Portable, private digital distributionBy The LibraryBox Project
Part of the promise of global internet is the capacity to freely share information. Much like a public library, encyclopaedias, classroom material and research papers are available to those with a connection. However, sometimes this connection is limited or difficult, especially in underdeveloped or tightly controlled countries and regimes. In this case – and for every individual looking to share data – Jason Griffey has the answer.
LibraryBox is a small, very portable device that acts as a WiFi hub. Running off low power (suitable for solar, bicycle generators or USB), the box creates a network that anybody with a smartphone, tablet or other device can connect to. The owner of the LibraryBox plugs in a flash drive with media that they’d like to freely share, allowing everybody on the network to see and download the files. Importantly, the owner of the box retains control over the material hosted, though LibraryBox can also host a chat portal for everyone connected.
Jason developed LibraryBox through a successful Kickstarter campaign, and has since raised prototype grants from the Knight Foundation to continue development. Version 2.1 is now out, and shares the ethos of the original model: LibraryBox is available to buy, but Jason has also made both the hardware module and the software open source – allowing anybody, anywhere to build a box with clear instructions.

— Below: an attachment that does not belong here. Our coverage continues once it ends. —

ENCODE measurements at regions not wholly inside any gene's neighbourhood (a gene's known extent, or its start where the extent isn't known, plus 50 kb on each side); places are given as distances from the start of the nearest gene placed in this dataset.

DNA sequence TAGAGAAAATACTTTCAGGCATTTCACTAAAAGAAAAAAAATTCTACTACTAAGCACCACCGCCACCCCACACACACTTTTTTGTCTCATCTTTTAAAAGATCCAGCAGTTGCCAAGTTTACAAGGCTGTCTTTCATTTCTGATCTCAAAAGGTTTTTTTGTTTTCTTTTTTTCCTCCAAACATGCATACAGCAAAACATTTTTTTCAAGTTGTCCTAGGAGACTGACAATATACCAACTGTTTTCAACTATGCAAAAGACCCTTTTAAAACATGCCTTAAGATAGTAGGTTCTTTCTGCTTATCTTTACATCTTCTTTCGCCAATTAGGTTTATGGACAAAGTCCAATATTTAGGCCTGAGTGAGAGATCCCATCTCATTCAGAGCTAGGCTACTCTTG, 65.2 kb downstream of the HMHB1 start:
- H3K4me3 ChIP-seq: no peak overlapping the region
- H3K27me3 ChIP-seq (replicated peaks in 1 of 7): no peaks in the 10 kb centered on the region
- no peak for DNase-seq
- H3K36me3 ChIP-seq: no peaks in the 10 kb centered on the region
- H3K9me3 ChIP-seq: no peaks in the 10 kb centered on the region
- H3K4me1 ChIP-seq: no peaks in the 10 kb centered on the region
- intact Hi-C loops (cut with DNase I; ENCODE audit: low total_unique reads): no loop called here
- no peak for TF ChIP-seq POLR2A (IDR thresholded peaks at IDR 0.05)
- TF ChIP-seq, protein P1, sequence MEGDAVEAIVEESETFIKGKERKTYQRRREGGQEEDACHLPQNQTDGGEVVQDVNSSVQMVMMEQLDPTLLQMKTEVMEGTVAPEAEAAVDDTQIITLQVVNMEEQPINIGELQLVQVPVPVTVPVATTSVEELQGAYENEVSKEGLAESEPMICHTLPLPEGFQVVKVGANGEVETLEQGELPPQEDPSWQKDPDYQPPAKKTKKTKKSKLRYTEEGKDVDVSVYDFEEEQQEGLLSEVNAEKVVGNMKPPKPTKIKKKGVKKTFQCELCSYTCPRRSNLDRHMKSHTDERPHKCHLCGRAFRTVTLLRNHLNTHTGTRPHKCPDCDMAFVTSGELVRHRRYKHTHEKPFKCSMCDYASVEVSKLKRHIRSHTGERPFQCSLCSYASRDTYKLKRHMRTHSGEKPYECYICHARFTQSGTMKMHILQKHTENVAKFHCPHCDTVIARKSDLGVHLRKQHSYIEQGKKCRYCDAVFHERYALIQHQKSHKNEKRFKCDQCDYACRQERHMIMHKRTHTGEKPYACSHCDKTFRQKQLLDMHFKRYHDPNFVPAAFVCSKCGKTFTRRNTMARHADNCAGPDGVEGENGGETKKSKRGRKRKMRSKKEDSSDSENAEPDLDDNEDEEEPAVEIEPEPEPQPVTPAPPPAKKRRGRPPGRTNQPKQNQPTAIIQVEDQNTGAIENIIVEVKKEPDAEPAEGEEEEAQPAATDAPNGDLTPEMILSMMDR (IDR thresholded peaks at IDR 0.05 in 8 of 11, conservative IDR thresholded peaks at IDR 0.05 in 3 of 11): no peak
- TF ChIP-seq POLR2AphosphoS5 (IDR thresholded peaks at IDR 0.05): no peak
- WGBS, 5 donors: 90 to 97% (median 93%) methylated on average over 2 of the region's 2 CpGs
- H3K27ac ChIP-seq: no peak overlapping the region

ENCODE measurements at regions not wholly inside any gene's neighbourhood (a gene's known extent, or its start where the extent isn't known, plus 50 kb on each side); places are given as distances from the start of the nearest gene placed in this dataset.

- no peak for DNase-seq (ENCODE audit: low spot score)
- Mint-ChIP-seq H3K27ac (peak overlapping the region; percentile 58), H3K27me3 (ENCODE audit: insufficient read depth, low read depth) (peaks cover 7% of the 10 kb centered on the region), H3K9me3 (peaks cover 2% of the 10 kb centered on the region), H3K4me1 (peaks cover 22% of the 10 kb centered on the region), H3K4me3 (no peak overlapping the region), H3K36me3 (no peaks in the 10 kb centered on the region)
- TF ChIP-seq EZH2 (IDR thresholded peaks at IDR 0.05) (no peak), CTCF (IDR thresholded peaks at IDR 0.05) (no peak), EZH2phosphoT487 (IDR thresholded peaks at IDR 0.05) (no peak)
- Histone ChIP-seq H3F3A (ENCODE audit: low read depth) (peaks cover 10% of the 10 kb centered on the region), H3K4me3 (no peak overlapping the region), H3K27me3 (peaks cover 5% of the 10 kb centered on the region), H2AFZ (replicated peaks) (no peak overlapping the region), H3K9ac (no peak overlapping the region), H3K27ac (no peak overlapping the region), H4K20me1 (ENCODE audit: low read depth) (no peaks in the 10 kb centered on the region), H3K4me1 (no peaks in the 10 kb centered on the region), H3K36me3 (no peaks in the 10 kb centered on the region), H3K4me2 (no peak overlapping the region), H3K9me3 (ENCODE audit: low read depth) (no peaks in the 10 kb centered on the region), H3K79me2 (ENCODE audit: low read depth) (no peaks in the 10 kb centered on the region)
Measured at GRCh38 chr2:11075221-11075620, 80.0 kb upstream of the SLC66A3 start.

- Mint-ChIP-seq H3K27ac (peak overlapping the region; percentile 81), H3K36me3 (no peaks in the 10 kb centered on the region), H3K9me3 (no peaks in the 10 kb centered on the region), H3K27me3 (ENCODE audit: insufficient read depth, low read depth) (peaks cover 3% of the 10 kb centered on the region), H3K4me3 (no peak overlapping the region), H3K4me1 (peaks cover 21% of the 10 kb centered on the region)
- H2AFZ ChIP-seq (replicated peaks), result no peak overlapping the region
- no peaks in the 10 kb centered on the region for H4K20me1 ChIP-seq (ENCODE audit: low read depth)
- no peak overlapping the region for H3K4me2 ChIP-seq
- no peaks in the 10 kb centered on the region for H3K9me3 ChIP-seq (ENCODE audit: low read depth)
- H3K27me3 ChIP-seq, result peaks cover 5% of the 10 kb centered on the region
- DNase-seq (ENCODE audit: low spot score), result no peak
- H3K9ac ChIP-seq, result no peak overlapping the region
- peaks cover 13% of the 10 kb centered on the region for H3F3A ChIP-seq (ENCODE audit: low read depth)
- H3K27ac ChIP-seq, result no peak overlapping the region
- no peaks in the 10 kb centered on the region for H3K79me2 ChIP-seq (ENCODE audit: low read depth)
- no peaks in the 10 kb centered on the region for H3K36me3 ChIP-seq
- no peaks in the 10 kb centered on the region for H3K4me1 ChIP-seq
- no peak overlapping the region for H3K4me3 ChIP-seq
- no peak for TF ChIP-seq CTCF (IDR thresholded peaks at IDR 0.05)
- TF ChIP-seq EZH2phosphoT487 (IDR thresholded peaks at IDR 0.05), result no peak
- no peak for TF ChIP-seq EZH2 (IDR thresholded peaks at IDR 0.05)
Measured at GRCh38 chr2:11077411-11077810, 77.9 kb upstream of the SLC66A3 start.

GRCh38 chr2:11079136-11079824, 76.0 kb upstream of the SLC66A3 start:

Early on in the project LibraryBox proved its value. An English teacher working in a political hotspot got in touch with Jason, telling him about using the device to share classroom information with students freely and anonymously.
While internet access may be intermittent, the ever-growing number of smart devices with WiFi capability means that using technology to share information over local networks is immensely valuable for society. Take a look at the LibraryBox website for more.
Image 'Vanishing library' courtesy of Miguel M. Almeida.
Last updated: 27th of September, 2015